“Loie Hollowell: Tick Tock Belly Clock” and “Roy De Forest: Habitats for Travelers: Selections from the Manetti Shrem Museum”: 11 a.m.-6 p.m. Mondays, Thursday and Friday; 10 a.m.-5 p.m. Saturday-Sunday. Sept. 25-May 8. Free. Jan Shrem and Maria Manetti Shrem Museum of Art, 254 Old Davis Road, UC Davis. 530-752-9623. www.manettishremmuseum.ucdavis.edu

“The New Black Vanguard: Photography Between Art and Fashion” at the Museum of the African Diaspora will include images by famed photographer Tyler Mitchell. Photo: Tyler Mitchell

Museum of the African Diaspora

“The New Black Vanguard: Photography Between Art and Fashion” will highlight the work of 15 contemporary fashion photographers whose work has pushed for new perspectives and expanded representation in the industry.

The exhibition features more than 100 works, including images by Tyler Mitchell, who in 2018 achieved a major breakthrough as the first Black photographer to shoot a Vogue cover, at the behest of subject Beyoncé Knowles.

“The New Black Vanguard: Photography between Art and Fashion”: 11 a.m.-6 p.m. Wednesday-Saturday; noon-5 p.m. Sunday. Oct. 5-March 5. $5-10. Museum of the African Diaspora, 685 Mission St., S.F. www.moadsf.org

A phoenix drum to be featured in the upcoming exhibition  “Lost Kingdoms of Ancient China”  at the Asian Art Museum. Photo: Asian Art Museum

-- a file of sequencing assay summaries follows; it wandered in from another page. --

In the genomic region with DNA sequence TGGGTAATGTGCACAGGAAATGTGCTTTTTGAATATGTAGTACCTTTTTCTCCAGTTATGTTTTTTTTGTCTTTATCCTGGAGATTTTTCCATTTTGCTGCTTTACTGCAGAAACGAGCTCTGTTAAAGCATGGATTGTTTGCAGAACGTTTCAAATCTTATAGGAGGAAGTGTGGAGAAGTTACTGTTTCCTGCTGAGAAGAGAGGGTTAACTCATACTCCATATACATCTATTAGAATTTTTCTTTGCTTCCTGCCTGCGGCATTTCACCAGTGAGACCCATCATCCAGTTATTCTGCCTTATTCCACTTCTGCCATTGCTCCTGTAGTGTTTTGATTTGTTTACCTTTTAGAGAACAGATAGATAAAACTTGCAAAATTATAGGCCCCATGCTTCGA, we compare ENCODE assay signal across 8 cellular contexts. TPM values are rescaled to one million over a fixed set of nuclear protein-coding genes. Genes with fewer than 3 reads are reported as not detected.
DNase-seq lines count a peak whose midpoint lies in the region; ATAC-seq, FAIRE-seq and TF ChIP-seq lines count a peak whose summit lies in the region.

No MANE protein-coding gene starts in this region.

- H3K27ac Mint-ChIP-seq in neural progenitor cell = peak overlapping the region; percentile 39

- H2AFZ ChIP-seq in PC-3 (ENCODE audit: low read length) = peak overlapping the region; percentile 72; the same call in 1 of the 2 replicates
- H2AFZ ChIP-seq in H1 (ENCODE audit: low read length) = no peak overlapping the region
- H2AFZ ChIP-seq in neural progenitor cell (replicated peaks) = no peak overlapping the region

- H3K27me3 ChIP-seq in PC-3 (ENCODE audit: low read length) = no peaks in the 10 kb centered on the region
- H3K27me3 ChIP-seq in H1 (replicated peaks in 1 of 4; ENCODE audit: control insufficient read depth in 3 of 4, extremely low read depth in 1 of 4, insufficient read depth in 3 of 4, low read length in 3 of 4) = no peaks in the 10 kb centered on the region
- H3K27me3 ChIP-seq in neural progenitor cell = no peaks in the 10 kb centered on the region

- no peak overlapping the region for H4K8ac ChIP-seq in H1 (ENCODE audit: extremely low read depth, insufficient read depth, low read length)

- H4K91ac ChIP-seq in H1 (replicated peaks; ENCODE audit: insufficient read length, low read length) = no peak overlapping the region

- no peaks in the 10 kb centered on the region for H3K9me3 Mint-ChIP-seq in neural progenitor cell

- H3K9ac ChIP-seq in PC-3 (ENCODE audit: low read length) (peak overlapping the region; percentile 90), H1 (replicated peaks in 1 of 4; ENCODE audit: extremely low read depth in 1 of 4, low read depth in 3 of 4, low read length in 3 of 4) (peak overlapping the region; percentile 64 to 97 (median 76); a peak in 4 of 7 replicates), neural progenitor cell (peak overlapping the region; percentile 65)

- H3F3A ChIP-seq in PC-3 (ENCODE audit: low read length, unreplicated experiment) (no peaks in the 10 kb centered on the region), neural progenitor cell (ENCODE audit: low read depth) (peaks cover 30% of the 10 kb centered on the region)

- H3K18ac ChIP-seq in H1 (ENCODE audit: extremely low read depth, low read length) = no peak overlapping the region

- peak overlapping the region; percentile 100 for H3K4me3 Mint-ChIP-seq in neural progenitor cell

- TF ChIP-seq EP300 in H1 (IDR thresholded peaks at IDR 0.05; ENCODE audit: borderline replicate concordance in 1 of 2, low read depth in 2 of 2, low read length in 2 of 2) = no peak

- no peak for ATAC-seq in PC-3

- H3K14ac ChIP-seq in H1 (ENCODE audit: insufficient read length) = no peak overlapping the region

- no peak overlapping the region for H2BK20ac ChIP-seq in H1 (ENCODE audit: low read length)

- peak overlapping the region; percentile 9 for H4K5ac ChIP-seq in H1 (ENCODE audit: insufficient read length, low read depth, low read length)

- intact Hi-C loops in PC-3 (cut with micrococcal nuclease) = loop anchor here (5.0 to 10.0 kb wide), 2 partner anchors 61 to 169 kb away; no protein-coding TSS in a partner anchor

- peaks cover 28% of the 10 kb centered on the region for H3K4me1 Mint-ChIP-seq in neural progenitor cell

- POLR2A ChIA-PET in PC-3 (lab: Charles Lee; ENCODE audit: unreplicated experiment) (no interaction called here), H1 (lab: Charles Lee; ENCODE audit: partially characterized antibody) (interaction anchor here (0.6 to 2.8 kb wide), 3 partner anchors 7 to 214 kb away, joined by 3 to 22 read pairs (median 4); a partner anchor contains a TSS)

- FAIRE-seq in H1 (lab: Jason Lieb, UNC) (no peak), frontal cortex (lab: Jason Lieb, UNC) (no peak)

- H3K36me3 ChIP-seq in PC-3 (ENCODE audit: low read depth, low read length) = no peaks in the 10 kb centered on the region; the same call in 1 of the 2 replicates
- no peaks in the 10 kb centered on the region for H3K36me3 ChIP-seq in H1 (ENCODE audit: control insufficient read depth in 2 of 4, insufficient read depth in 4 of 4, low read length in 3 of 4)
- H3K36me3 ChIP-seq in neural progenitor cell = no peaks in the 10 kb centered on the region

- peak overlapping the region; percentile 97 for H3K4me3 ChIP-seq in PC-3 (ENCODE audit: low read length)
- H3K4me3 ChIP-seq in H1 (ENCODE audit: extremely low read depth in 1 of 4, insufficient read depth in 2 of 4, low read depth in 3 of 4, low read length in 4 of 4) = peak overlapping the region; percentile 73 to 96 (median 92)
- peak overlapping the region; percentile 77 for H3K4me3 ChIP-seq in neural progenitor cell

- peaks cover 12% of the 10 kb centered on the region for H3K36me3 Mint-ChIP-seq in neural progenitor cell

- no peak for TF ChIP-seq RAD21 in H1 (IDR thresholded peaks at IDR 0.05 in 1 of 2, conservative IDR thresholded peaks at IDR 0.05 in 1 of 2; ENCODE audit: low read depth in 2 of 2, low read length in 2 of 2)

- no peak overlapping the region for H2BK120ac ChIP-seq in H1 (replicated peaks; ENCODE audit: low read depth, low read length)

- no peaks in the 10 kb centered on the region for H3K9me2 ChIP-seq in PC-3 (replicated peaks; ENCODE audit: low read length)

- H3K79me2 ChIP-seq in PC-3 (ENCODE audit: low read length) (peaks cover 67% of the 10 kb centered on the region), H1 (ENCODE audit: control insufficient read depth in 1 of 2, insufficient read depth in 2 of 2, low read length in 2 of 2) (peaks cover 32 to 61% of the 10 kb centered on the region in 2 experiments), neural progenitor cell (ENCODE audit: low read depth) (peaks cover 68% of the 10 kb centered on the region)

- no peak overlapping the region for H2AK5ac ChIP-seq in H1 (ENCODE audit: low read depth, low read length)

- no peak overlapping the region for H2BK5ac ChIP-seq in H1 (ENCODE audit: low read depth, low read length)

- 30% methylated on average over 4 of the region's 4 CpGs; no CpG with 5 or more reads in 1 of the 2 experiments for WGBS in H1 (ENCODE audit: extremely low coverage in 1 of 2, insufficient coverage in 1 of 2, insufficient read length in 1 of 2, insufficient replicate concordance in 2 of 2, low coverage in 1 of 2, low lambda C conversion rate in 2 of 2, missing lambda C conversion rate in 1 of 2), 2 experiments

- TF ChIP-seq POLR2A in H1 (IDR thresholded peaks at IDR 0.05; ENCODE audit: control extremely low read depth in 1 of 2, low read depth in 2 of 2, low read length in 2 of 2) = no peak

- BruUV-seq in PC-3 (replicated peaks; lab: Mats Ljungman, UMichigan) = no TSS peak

Asian Art Museum

Two very different exhibitions make the Asian Art Museum a must-not-miss venue this fall.

“Into View: Bernice Bing,” which opens Sept. 30, will highlight San Francisco Chinatown-born Bing, ranging from paintings in the 1950s and ’60s straddling Abstract Expressionism and figuration to her work of the 1980s and ’90s exploring practices of Zen calligraphy and Western abstraction.

“Lost Kingdoms of Ancient China” explores the art, music and literature of the Zeng and Chu kingdoms and will feature new archaeological discoveries never before exhibited. It’s scheduled to open Oct. 7.

1-8 p.m. Thursdays; 10 a.m.-5 p.m. Fridays-Mondays. $15. Asian Art Museum, 200 Larkin St., S.F. www.asianart.org

“This Burning World” by artist Jeffrey Gibson opens the new Institute of Contemporary Art San Francisco in Dogpatch on Oct. 1. Photo: Jeffrey Gibson / Institute of Contemporary Art San Francisco

Institute of Contemporary Art San Francisco

The new museum in Dogpatch plans to officially open with the site-specific installation “This Burning World” by artist Jeffrey Gibson. The work will intervene with the architecture of the newly renovated building that will include breaking through the museum floor as well as the installation of natural objects, projected elements depicting climate disasters, performance activations, and a vinyl-wrap covering the building exterior.